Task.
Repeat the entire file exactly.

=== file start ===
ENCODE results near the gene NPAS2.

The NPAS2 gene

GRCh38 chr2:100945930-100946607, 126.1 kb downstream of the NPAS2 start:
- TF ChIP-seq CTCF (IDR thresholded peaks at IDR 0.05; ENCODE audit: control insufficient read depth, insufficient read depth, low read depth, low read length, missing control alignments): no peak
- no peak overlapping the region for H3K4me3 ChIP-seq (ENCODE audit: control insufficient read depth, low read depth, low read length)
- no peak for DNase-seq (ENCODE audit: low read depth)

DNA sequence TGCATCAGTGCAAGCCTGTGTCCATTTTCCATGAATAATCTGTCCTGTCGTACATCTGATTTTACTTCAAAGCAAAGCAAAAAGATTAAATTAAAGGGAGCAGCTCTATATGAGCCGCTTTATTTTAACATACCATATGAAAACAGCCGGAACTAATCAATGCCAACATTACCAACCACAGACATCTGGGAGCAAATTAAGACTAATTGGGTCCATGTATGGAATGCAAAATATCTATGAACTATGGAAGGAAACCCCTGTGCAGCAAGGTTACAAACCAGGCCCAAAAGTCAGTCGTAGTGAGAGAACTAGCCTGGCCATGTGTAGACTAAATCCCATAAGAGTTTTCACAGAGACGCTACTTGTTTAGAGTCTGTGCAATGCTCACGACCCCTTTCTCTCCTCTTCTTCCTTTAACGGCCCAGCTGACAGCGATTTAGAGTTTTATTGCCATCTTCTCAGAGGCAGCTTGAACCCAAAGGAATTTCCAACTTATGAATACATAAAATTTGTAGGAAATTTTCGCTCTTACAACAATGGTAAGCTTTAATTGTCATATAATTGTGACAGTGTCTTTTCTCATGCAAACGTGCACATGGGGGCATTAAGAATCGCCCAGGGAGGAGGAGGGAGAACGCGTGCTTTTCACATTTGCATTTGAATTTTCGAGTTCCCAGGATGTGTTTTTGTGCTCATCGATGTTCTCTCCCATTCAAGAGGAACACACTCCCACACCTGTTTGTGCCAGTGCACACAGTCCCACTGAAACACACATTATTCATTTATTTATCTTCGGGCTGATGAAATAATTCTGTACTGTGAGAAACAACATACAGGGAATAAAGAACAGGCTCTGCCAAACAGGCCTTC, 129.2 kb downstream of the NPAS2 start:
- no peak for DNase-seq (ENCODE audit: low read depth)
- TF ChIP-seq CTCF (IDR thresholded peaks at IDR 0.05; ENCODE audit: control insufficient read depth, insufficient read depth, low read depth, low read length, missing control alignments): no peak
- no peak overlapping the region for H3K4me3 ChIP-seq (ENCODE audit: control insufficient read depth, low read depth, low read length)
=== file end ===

ENCODE results near the gene NPAS2.

The NPAS2 gene

GRCh38 chr2:100945930-100946607, 126.1 kb downstream of the NPAS2 start:
- TF ChIP-seq CTCF (IDR thresholded peaks at IDR 0.05; ENCODE audit: control insufficient read depth, insufficient read depth, low read depth, low read length, missing control alignments): no peak
- no peak overlapping the region for H3K4me3 ChIP-seq (ENCODE audit: control insufficient read depth, low read depth, low read length)
- no peak for DNase-seq (ENCODE audit: low read depth)

DNA sequence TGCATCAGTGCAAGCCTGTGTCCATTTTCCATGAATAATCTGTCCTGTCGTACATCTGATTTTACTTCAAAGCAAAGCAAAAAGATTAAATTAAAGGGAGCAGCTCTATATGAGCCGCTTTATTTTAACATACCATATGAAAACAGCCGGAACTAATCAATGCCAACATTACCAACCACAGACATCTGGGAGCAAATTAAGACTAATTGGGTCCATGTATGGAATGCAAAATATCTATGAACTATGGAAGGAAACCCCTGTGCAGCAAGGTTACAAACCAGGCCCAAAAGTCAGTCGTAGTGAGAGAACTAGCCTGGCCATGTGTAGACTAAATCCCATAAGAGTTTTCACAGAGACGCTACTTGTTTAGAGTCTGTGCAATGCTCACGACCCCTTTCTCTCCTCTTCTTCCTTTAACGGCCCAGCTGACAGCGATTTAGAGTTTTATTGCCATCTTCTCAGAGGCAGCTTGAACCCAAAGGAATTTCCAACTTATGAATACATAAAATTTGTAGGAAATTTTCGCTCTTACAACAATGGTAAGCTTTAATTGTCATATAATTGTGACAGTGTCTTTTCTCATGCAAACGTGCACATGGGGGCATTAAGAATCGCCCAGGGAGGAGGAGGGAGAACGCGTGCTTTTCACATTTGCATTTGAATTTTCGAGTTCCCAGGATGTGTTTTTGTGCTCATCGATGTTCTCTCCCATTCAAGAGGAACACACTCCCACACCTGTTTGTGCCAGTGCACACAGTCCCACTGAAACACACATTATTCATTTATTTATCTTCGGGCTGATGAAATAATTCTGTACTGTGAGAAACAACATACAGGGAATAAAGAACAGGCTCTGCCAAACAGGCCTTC, 129.2 kb downstream of the NPAS2 start:
- no peak for DNase-seq (ENCODE audit: low read depth)
- TF ChIP-seq CTCF (IDR thresholded peaks at IDR 0.05; ENCODE audit: control insufficient read depth, insufficient read depth, low read depth, low read length, missing control alignments): no peak
- no peak overlapping the region for H3K4me3 ChIP-seq (ENCODE audit: control insufficient read depth, low read depth, low read length)